If you are reading this sentence,
it is probably because the column title got your attention, as well it
should. We have seen the words "Mass" and "boring" closely aligned all too
often in recent years, but we know intuitively that it should not be so. How
often, though, have we thought to characterize ourselves as boring?
Probably not often enough. Please read on.
The "One Book, One Diocese" winter selection of
the Diocesan Evangelization Committee is "The Mass: Four Encounters with
Jesus that will Change Your Life," by Dr. Tom Curran, PhD. My column
title is also the heading for the Introduction in Dr. Curran’s book. The
premise for such a seemingly presumptuous headline is that what is missing
all too often in our participation at Mass is a genuine appreciation for
what is happening there. "The Mass" is a wonderfully simple remedy to
the common perception that we go to Mass to keep God happy. In actuality, it
is we who would find true happiness if only we realized what privileged
encounters are available each and every time we participate in the Mass.
Chapter One of the book, "I Once Was Blind, But
Now I See," reviews for the reader so many things we have said or thought
ourselves, or have heard others say about attending Mass. It all boils down
to not knowing truly why it is that the Lord earnestly wants us
there, and why we desperately need to be there.
Children typically attend Mass for one reason
only: their parents expect it of them and provide the transportation.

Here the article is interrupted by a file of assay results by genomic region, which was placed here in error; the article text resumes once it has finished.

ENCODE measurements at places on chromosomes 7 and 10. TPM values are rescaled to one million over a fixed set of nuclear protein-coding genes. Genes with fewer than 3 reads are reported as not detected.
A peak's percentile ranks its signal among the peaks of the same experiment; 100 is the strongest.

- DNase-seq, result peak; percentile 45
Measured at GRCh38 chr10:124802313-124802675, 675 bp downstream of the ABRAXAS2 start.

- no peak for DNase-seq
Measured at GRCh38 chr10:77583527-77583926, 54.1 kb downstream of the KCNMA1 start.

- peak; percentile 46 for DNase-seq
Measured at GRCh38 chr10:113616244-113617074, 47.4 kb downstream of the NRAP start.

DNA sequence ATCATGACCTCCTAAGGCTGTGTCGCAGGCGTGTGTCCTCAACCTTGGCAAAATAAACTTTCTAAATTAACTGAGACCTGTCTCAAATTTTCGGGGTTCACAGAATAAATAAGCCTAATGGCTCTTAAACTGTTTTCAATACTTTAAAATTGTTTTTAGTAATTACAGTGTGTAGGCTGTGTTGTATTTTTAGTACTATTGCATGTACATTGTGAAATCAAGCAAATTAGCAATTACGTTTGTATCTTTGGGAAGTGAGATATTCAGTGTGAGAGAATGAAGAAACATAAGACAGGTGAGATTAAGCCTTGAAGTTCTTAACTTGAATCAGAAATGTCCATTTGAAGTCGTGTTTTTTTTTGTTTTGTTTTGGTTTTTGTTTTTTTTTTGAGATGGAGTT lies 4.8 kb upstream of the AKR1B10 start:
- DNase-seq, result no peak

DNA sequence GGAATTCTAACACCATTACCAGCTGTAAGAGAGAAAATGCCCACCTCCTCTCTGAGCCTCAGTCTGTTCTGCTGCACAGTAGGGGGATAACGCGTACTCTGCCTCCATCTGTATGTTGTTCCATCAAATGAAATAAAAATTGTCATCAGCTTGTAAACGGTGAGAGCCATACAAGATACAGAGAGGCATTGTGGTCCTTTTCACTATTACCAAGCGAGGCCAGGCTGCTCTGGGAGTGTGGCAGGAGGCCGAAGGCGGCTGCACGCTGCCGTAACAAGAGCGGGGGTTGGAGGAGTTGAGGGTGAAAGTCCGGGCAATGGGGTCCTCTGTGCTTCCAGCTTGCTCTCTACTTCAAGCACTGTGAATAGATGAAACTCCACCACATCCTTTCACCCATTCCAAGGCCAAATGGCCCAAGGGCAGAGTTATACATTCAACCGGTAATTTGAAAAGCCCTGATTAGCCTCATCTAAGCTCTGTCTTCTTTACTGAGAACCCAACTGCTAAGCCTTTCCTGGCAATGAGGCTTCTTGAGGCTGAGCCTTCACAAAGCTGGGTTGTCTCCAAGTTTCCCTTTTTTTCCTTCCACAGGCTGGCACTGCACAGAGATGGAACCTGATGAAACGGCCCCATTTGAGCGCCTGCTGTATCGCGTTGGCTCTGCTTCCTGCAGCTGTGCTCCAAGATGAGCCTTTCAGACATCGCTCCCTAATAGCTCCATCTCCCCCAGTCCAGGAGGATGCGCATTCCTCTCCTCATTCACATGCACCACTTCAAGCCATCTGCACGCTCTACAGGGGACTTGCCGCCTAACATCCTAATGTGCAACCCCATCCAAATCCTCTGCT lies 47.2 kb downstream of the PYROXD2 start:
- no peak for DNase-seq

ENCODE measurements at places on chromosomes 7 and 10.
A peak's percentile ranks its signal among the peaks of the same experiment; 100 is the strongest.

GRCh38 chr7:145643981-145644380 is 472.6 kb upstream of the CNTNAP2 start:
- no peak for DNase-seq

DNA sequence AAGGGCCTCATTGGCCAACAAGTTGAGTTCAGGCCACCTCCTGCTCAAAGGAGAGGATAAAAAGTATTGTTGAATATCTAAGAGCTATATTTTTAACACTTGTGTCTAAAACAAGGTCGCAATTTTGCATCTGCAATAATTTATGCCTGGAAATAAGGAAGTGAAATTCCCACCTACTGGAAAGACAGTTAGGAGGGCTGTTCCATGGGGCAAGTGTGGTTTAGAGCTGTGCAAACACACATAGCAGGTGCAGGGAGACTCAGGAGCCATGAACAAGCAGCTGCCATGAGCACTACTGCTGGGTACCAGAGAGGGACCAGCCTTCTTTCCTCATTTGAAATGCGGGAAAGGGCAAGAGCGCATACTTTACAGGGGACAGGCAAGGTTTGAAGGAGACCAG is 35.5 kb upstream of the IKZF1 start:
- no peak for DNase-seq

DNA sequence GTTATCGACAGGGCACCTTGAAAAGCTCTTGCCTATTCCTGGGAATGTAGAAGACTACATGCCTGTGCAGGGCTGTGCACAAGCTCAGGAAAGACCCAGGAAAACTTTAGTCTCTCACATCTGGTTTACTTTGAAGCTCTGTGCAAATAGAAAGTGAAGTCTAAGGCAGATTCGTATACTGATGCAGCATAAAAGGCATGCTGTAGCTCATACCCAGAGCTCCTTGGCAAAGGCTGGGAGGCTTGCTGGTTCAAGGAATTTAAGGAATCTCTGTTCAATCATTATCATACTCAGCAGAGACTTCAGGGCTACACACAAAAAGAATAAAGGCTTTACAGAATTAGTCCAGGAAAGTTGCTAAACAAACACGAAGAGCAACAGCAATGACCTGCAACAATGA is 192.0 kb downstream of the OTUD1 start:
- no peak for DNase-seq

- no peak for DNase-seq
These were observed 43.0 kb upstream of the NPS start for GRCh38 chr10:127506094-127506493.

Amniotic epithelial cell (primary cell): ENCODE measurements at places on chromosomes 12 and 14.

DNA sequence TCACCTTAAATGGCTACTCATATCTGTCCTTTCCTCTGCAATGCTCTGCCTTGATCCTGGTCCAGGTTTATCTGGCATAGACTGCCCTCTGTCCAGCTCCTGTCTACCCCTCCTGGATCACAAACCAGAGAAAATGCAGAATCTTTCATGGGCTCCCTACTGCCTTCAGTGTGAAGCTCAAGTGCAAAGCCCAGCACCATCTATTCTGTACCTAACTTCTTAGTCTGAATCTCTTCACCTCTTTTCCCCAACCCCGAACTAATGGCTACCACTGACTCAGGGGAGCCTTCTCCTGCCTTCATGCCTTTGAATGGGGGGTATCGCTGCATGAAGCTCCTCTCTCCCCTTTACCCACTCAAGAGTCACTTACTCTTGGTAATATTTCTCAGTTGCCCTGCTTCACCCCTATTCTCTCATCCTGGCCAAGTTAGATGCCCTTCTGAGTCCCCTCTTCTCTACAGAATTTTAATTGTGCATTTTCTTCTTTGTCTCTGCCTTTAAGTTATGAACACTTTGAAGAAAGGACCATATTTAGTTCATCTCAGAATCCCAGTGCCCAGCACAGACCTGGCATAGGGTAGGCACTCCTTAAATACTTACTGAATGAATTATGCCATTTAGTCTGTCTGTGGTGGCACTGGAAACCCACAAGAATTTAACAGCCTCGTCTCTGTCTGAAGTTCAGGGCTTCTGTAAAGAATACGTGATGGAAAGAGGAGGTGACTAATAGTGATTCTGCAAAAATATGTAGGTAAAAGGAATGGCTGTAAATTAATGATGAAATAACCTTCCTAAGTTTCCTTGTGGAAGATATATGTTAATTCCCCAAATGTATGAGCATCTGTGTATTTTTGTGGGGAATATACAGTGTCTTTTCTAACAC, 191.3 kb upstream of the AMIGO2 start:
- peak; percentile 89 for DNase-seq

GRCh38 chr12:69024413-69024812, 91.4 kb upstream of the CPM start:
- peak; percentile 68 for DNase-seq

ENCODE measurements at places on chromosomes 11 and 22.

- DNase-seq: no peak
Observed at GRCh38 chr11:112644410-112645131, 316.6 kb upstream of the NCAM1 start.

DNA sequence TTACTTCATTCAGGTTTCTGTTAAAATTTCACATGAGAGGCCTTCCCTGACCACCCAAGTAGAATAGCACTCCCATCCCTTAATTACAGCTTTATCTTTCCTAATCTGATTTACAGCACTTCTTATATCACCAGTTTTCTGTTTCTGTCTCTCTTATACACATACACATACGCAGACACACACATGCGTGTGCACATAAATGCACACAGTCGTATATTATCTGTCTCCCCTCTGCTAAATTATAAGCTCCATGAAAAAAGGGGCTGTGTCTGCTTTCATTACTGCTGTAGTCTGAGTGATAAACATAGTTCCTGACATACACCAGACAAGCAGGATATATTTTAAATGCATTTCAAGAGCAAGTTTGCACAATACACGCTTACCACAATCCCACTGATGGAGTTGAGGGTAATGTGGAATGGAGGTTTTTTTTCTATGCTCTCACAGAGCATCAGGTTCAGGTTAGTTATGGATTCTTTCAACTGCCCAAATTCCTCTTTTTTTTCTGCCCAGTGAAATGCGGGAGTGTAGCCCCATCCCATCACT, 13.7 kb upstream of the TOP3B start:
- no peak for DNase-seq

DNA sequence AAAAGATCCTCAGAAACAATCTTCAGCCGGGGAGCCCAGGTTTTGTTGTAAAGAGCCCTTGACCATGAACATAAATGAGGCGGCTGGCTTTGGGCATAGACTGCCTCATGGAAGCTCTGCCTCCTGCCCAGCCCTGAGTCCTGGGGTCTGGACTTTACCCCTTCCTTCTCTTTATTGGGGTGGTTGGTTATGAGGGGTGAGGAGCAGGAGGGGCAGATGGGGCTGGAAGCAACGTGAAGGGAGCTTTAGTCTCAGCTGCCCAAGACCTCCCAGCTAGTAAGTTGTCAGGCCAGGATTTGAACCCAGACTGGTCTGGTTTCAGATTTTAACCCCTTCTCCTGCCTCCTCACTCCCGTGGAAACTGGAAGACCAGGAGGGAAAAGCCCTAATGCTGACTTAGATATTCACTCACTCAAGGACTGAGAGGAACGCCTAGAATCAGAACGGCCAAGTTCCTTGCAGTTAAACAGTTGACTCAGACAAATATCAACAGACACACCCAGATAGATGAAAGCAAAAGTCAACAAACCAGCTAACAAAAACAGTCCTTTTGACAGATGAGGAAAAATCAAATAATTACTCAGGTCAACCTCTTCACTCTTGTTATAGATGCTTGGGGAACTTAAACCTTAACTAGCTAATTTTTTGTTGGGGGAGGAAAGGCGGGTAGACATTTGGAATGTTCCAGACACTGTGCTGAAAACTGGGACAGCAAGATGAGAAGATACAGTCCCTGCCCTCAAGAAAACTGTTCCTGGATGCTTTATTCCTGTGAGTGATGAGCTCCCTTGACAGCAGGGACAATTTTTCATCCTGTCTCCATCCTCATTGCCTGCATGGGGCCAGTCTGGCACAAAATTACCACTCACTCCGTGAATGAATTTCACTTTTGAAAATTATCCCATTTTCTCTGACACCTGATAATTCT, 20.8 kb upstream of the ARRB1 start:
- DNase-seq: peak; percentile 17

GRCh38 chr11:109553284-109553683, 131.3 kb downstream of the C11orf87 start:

Without good catechesis, young people end up resenting the obligation of
weekly Mass attendance. Unfortunately, many adults grew up without such
catechesis themselves and consequently have become "Cultural Catholics" who
give the age-old, but sadly vapid, reason for going to church: "I am
Catholic, and that is what Catholics do on Sunday." It is no surprise that
many from this group no longer attend Mass regularly.
Dr. Curran presents the Mass as four special
encounters with Jesus: in the community, in the Word, in the Priest, and in
the Eucharist. A chapter is devoted to each of these significant ways that
Jesus comes to meet us at Mass. What he points out is that we have to do
more than physically show up at the church in order to enjoy the benefits of
these encounters. We need to understand and appreciate them. A deeper
understanding of how Jesus is active at Mass can do wonders in making us
more involved and engaged in the liturgy.
A study guide in the book provides several
reflection questions for each chapter, making the 125-page paperback very
user-friendly for discussion groups and families. Naturally, it will be
beneficial also to those who simply wish to read it on their own. This book
makes a great gift, too. I gave more than 50 of them away at Christmastime,
and it received only positive reviews.
So, let’s not be bored—or worse yet, boring—at
Mass. After reading and sharing with others new insights from "The Mass,"
we are sure to participate in the weekend liturgy on a whole new level. The
upcoming Lenten season provides the perfect backdrop for getting together
with fellow Catholics to reflect on how we might better profit from our
encounters with Jesus at Mass. Hopefully, it will motivate us to bring
others (back) to Mass as well.
Please contact a Catholic bookstore to obtain
copies of "The Mass: Four Encounters With Jesus That Will Change Your